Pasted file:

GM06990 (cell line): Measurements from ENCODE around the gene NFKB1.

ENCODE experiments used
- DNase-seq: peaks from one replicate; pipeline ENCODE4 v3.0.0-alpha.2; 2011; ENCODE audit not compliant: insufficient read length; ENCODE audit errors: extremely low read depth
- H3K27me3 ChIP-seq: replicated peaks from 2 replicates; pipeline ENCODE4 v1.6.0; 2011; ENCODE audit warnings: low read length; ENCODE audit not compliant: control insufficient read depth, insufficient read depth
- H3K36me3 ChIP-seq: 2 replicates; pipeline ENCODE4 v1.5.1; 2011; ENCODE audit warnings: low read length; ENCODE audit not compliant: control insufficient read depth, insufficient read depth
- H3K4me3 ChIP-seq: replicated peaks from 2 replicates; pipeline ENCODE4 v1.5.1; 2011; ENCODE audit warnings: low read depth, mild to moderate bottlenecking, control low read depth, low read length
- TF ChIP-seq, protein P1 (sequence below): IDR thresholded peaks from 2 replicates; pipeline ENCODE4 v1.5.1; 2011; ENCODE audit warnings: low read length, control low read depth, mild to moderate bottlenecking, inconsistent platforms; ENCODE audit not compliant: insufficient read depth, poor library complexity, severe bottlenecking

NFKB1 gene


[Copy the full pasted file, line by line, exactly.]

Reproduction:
GM06990 (cell line): Measurements from ENCODE around the gene NFKB1.

ENCODE experiments used
- DNase-seq: peaks from one replicate; pipeline ENCODE4 v3.0.0-alpha.2; 2011; ENCODE audit not compliant: insufficient read length; ENCODE audit errors: extremely low read depth
- H3K27me3 ChIP-seq: replicated peaks from 2 replicates; pipeline ENCODE4 v1.6.0; 2011; ENCODE audit warnings: low read length; ENCODE audit not compliant: control insufficient read depth, insufficient read depth
- H3K36me3 ChIP-seq: 2 replicates; pipeline ENCODE4 v1.5.1; 2011; ENCODE audit warnings: low read length; ENCODE audit not compliant: control insufficient read depth, insufficient read depth
- H3K4me3 ChIP-seq: replicated peaks from 2 replicates; pipeline ENCODE4 v1.5.1; 2011; ENCODE audit warnings: low read depth, mild to moderate bottlenecking, control low read depth, low read length
- TF ChIP-seq, protein P1 (sequence below): IDR thresholded peaks from 2 replicates; pipeline ENCODE4 v1.5.1; 2011; ENCODE audit warnings: low read length, control low read depth, mild to moderate bottlenecking, inconsistent platforms; ENCODE audit not compliant: insufficient read depth, poor library complexity, severe bottlenecking

NFKB1 gene